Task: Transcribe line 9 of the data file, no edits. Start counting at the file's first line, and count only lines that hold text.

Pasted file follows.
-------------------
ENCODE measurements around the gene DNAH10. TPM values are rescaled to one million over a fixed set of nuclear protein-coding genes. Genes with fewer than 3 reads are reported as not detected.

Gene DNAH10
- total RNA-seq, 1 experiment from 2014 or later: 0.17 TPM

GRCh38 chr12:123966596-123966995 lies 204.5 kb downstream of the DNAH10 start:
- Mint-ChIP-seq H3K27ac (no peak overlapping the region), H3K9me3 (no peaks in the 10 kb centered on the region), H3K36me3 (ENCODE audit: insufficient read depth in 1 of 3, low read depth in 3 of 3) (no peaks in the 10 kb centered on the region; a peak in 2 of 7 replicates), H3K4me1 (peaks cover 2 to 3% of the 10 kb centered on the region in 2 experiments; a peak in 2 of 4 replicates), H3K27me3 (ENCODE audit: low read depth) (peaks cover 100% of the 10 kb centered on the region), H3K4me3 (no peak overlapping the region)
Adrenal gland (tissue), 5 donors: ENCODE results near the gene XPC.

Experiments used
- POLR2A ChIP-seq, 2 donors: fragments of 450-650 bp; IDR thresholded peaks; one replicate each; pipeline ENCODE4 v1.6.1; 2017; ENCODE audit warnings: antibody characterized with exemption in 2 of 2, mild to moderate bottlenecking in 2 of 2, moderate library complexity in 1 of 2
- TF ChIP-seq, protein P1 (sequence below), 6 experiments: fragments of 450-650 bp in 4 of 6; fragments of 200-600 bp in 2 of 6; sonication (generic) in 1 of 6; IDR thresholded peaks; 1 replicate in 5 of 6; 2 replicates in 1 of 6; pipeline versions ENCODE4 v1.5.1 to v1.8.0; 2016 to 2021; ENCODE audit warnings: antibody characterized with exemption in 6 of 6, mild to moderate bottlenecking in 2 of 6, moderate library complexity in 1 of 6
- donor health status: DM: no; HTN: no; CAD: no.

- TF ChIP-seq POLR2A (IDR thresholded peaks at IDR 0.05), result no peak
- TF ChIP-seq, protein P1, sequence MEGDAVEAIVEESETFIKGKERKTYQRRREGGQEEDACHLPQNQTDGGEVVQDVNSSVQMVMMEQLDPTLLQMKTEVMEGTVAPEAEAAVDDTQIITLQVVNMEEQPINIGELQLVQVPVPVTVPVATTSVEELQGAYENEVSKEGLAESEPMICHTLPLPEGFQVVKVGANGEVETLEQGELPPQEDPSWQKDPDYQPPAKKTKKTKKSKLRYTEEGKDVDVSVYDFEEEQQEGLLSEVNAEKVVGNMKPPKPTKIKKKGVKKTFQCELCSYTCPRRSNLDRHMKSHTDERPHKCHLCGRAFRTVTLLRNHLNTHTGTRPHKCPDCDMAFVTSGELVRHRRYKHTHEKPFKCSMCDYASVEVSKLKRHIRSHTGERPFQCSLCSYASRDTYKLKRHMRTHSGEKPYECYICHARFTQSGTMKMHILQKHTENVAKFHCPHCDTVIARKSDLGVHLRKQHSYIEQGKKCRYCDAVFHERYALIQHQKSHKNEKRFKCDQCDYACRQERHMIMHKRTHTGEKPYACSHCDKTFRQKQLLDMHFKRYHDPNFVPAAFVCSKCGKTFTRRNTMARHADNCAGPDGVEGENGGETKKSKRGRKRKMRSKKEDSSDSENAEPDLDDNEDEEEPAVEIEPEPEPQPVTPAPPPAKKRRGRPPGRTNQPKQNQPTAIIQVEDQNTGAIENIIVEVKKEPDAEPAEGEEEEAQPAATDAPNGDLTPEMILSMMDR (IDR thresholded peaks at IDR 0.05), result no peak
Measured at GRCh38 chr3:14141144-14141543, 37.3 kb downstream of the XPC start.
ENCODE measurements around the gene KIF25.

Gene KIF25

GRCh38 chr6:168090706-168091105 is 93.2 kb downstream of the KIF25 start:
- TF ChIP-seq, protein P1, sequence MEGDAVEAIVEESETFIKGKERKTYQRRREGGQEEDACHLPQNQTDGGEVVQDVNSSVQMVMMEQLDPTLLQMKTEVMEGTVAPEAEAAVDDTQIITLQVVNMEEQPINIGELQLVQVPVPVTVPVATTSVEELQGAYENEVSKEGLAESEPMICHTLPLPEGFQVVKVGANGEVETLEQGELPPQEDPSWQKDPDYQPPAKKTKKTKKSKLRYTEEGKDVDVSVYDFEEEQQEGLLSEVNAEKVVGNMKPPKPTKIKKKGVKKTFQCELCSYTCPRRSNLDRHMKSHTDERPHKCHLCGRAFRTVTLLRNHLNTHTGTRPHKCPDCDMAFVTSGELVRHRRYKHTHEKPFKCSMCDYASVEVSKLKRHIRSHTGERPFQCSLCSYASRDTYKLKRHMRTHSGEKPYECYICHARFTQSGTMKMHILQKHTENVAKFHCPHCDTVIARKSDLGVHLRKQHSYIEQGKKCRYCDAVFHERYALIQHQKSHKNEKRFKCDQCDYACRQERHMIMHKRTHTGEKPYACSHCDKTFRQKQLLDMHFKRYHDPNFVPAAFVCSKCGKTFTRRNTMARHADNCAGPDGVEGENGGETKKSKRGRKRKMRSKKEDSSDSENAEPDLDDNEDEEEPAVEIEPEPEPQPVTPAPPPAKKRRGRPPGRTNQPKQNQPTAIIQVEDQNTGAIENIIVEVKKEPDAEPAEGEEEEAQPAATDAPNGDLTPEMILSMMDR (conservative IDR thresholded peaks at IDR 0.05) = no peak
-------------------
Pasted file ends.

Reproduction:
- TF ChIP-seq, protein P1 (sequence below), 6 experiments: fragments of 450-650 bp in 4 of 6; fragments of 200-600 bp in 2 of 6; sonication (generic) in 1 of 6; IDR thresholded peaks; 1 replicate in 5 of 6; 2 replicates in 1 of 6; pipeline versions ENCODE4 v1.5.1 to v1.8.0; 2016 to 2021; ENCODE audit warnings: antibody characterized with exemption in 6 of 6, mild to moderate bottlenecking in 2 of 6, moderate library complexity in 1 of 6